Tuesday, May 18

Anger After Indonesia Offers Elon Musk the Island of Papua for SpaceX’s Launch Pad | World News


Papuans whose island has been offered as a possible launch site for Elon Musk’s SpaceX project have told the billionaire Tesla boss that their company is unwelcome on their land and that their presence would devastate their island’s ecosystem and drive out Tesla. the people of their homes.

Indonesian President Joko Widodo offered Musk the use of part of the tiny island of Biak in Papua in December.

An Indonesian government representative told The Guardian this week that the planned spaceport was being developed in consultation with the Papuan government and local communities, and that the development of Biak as a “space island” would “bring positive economic impacts” for the islanders.

But Papuans in Biak are fiercely opposed, arguing that a space launch pad will fuel deforestation, increase Indonesian military presence and threaten their future on the island. An island tribal chief, Manfun Sroyer, said he feared Papuans would be forced to leave their homes.

“This spaceport will cost us our traditional hunting grounds, damaging the nature on which our way of life depends. But if we protest, they will arrest us immediately. “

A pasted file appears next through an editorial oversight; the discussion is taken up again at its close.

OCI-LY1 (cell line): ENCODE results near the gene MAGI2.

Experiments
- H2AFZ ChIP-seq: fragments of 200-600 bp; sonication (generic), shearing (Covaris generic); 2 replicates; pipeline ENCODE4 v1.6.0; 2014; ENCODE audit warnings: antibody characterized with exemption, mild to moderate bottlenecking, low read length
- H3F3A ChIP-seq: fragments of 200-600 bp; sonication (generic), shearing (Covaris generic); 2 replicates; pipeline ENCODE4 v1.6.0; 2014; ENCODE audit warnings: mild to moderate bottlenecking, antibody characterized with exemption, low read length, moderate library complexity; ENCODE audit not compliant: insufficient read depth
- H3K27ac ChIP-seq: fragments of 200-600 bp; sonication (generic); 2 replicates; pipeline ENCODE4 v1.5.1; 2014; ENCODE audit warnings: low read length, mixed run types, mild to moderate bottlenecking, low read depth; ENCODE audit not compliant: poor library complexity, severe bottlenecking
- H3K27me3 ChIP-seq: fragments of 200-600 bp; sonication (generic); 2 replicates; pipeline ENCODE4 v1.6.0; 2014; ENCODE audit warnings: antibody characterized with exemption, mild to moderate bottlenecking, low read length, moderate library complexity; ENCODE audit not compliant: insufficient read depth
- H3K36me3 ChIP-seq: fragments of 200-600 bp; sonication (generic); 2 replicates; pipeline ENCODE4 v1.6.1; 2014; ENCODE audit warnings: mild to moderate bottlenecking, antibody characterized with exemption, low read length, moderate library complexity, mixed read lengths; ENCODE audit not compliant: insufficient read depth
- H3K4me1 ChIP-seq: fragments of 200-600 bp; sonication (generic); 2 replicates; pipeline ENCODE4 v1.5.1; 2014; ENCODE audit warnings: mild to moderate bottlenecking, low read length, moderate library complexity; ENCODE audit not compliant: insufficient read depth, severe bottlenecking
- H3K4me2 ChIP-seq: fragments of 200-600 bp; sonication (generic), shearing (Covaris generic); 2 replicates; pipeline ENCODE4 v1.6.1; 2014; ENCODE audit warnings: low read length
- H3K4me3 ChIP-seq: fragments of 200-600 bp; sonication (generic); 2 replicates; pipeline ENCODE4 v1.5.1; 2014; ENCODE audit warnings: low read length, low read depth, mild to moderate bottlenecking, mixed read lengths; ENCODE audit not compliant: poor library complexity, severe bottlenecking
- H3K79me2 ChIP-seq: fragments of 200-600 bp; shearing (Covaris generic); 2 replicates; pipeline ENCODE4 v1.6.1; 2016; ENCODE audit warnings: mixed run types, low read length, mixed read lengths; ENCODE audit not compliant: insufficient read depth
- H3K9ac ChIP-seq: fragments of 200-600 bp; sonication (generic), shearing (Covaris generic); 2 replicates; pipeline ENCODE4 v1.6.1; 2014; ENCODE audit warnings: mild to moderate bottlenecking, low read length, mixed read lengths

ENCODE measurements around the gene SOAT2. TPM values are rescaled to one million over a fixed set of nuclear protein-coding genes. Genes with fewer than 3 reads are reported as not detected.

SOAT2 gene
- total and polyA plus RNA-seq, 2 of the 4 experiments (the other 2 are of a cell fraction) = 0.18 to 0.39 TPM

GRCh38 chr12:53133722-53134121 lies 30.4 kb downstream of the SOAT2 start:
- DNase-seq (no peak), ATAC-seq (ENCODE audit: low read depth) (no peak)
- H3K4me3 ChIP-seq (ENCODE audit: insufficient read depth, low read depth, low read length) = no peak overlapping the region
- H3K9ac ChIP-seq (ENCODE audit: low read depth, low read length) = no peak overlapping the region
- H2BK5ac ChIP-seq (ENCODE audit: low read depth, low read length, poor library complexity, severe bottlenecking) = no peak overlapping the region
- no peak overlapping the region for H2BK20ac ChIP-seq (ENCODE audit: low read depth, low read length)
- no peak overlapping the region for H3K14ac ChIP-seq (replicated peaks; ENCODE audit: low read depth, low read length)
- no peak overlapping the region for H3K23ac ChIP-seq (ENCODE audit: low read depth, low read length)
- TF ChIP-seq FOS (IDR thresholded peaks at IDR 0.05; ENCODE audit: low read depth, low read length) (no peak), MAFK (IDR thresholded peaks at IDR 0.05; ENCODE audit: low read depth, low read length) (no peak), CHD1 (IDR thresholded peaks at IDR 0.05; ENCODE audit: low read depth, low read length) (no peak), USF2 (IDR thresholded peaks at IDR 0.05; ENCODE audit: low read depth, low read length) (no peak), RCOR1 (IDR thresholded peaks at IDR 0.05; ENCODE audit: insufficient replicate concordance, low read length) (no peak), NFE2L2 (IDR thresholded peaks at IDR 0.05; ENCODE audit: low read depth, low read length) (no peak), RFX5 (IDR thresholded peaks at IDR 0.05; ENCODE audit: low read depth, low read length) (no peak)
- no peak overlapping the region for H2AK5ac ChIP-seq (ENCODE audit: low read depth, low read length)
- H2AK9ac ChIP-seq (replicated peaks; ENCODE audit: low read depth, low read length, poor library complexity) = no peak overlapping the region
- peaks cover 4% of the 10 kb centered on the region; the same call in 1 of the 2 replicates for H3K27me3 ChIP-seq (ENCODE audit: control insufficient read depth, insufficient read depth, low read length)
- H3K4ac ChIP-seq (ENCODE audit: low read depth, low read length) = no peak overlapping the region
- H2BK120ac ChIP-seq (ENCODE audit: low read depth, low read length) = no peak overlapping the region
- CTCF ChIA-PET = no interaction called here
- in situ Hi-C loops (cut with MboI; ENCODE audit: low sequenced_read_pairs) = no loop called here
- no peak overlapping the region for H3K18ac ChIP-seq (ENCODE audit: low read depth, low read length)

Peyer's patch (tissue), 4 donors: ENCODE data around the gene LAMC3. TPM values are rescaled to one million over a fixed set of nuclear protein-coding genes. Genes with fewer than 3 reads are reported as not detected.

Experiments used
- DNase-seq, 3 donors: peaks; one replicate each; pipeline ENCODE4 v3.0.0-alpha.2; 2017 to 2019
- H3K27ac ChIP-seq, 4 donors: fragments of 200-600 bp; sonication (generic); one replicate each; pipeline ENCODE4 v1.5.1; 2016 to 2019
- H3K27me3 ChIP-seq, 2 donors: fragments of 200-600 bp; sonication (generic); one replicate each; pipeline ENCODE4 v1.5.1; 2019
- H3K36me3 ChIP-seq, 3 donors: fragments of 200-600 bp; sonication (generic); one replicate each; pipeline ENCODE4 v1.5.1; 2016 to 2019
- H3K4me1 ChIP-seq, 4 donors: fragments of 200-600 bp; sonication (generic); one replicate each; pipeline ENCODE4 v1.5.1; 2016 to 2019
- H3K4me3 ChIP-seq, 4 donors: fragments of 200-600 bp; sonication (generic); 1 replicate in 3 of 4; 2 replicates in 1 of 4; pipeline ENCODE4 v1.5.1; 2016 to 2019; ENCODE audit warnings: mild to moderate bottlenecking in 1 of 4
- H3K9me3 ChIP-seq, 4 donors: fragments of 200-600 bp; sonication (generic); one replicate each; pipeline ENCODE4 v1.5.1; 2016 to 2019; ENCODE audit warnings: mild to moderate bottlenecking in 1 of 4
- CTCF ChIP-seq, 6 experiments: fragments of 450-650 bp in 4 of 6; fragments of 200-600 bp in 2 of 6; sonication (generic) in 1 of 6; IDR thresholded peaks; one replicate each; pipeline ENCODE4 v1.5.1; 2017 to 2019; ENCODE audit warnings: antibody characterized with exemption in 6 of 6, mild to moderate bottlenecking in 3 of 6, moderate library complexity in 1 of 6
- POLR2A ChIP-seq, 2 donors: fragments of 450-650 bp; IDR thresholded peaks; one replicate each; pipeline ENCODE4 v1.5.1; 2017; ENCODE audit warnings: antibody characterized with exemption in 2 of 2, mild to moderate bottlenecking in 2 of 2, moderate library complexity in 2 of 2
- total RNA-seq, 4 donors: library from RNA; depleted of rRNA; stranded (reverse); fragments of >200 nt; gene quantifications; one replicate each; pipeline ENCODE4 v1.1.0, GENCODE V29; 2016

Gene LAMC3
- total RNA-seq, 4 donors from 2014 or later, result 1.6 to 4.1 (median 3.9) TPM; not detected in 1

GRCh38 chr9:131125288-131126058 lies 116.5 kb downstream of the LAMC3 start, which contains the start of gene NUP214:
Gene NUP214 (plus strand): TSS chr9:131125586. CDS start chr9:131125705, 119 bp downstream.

The Russian space agency, Roscosmos, also aims to develop a large rocket launch site on the island of Biak by 2024.

“In 2002, the Russians wanted our land for satellite launches. We protested and many were arrested and questioned … now they have brought him back, and this harassment and intimidation still continues, ”said Manfun Sroyer.

A SpaceX rocket lifts off from the Kennedy Space Center in Cape Canaveral, Florida
A SpaceX rocket lifts off from the Kennedy Space Center in Cape Canaveral, Florida Photograph: John Raoux / AP

Biak is part of the Papua province, where a secessionist campaign against Indonesian rule has been waged for decades. The east coast of Biak faces the Pacific Ocean, and its location, one degree below the equator, is ideal for launching low-orbit satellites for communications, with less fuel required to reach orbit. Its proximity to natural resource reserves also makes it a prime candidate for a launch site.

Musk plans to launch 12,000 satellites by 2026 to provide low-cost, high-speed Internet through Starlink Internet service. A SpaceX test rocket exploded on the landing pad this month after landing, the third consecutive failure.

West Papua’s vast natural resources include copper and nickel, two of the most important metals for rockets, as well as the long-range batteries used in Tesla’s electric vehicles (EVs).

Widodo also aims to attract Tesla to Indonesia, promoting its nickel deposits, to make it the second largest producer of electric vehicles in Southeast Asia. If successful, the Tesla and SpaceX operations could further accelerate resource extraction in Papua and West Papua.

Musk told Indonesian officials in July that Tesla would offer a “giant contract for a long period of time if it extracts nickel efficiently and in an environmentally friendly manner.”

Elon Musk, owner of SpaceX and CEO of Tesla
Elon Musk, owner of SpaceX and CEO of Tesla Photograph: Hannibal Hanschke / Reuters